Difference between revisions of "Mallikarjuna G Hiremath Vs Branch MGR Oriental Insurance Co. Ltd & Ors (2009) INSC 294 (12 February 2009)"

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INTRODUCTION Mallikarjuna G Hiremath VS MGR Orienal Insurance is a case where the challenge in the appeal was to the Judgement of a learned Single Judge of the Karnataka High Court allowing Miscellanous First Appeal filed under Section 30(1) of the Workmen Compensation Act, 1923 (in short the `Act') filed by respondent No.1 (hereinafter referred to as the(`insurer'). The insurer had challenged the award passed by the Commissioner for Workmen Compensation (hereinafter referred to as the `Commissioner') in respect of the death of a driver.

FACTS 1. The appellant owned the vehicle to which the deceased was the driver. 2. Respondent no.2 filed an appeal stating that her husband Veeresh Kumar (hereinafter referred to as the ‘deceased’) worked as a driver in a truck bearing No. KA 34 1183. 3. She stated that her husband left Siraguppa to go to Gurugunta Amreshwara Temple along with certain passengers as per the directions of the appellant of this case. 4. When the vehicle reached Gurugunta, the deceased went to the pond and while taking bath at a pit, he slipped and fell down and had breathed his last breath due to drowning. 5. The claim petition was filed taking the stand that the death of the deceased had occurred during the course of and within employment under the appellant. 6. The vehicle had been the subject of insurance with the insurer and, therefore, it had been claimed that the insurer was liable to pay the compensation as the risk of the driver was covered under the policy 7. The Commissioner, Bellary by his order dated 11th July 2002 had allowed the petition and determined the compensation payable at Rs.2,20,046/- with an additional 12% interest. It had been held that the insurer was liable to pay the compensation. 8. The insurer had filed an appeal before the High Court, as mentioned above the stand taken by both the insurer and the appellant was that there was no connection between the accident causing death of the vehicle and therefore, neither the insurer nor the insured had any liability to pay any compensation. 9. The High Court had allowed the appeal filed by the insurer holding that there was no casual connection and therefore the insurance company was not liable. Further the High Court held granted the liberty to recover the compensation awarded from the appellant.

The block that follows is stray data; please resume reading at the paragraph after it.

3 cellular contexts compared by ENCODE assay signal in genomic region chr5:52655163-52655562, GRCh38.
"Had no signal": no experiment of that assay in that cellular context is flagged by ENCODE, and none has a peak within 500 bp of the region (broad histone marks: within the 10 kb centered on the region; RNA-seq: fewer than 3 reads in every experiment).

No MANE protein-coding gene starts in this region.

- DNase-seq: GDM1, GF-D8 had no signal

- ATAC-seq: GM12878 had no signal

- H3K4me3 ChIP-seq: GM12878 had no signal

JUDGEMENT 1.Challenge in this appeal was to the judgement of a learned Single Judge of the Karnataka High Court allowing the Miscellaneous First Appeal filed under Section 30(1) of the Workmen Compensation Act, 1923 (in short the ‘Act’) filed by respondent No.1 (hereinafter referred to as the ‘insurer’). The insurer had challenged the award passed by the Commissioner for Workmen Compensation (hereinafter referred to as the ‘Commissioner’) in respect of the death of a driver. 2.In support of the appeal, learned counsel for the appellant had submitted that the death had not been occasioned during and in course of employment. It was also not disputed that the vehicle was the subject of insurance and the risk of the driver was covered under the policy. The High Court had accepted that the driver did not die as a result of an accident involving the vehicle. But the vehicle had been taken by the deceased in the course of employment at the behest of the appellant of the case to the temple. The main question raised by the High court was whether the death of the driver had occurred out of an accident arisen out of and in the course of his employment. 3.The High Court had also noted that there was no casual connection between the accident causing the death and the vehicle. The High court had also noted that since there was no such casual connection, he insurer would have not been held liable in terms of the policy as the vehicle which was the subject matter of the insurance was not involved in the accident and the insurer had no liability. 4.The learned counsel for the appellant had submitted that the approach of the High Court was clearly erroneous. After having held that there had been no casual connection between the death and the employment of the workman and after acquitting the insurer, the High court should not have directed the claimant (the family of the deceased) to recover the amount from the appellant of the case. 5.The learned counsel for the insurer had submitted that it had no liability in view of what is stated in he Section 147(1)(b) (i) of Motor Vehicles Act, 1988 (in short ‘M.V. Act’). 6.There had been no appearance on behalf of the respondent No.2. 7.Section 3(1) of the Act is relevant for the purpose of the case reads as follows:- EMPLOYER'S LIABILITY FOR COMPENSATION. - (1) If personal injury is caused to a workman by accident arising out of and in the course of his employment, his employer shall be liable to pay compensation in accordance with the provisions of this Chapter : Provided that the employer shall not be so liable - (a) in respect of any injury which does not result in the total or partial disablement of the workman for a period exceeding three days; (b) in respect of any injury, not resulting in death or permanent total disablement, caused by an accident which is directly attributable to - (i) the workman having been at the time thereof under the influence of drink or drugs, or (ii) the willful disobedience of the workman to an order expressly given, or to a rule expressly framed, for the purpose of securing the safety of workmen, or (iii) the willful removal or disregard by the workman of any safety guard or other device which he knew to have been provided for the purpose of securing the safety of workmen." 8.Under Section 3(1) it had to be established that there had been some casual connection between the death of the workman and his employment. If the workman died a natural death because of the disease which he had been suffering from or while suffering from a particular disease he died of that disease as a result of the wear and tear of the employment, no liability would be fixed upon the employer. But if the employment would have been a contributory cause or would have accelerated the death, or if the death would have been not only due to the disease but also the disease coupled with the employment, then it could have been said that the death had arisen out of the employment and the employer would have been held liable. 9.The word “accident” means an untold mishap which is not expected or designed. “Injury” means physiological injury. In Fenton v. Thorley & Co. Ltd. (1903) AC 448, it had been observed that the expression “accident” is used in the popular and ordinary sense of the word as denoting an unlooked for mishap or an untoward event which is not expected or designed. The above view of Lord Macnaghten was qualified by the speech of Lord Haldane A.C. in Trim Joint District, School Board of Management v. Kelly (1914) A.C. 676 as follows: "I think that the context shows that in using the word "designed" Lord Macnaghten was referring to designed by the sufferer". 10.The above position has been highlighted by this court in Jyothi Ademma v. Plant Engineer, Nellore and Anr. (2006 (5) SCC 513). 11.It was the specific case of the claimants that on 30.11.2000, the deceased who had been driving the vehicle on the direction of the insured had gone to Gurugunta from Siraguppa. There he had gone to a temple and was sitting on the steps of the pond in the temple and had slipped and fell into the water and dies due to drowning. This according to the court was not sufficient in view of the legal principles delineated above to fasten liability on either the insurer or the insured. The High Court was not justified to hold that the present appellant was liable to pay compensation. 12. The appeal was allowed with no order as to cost.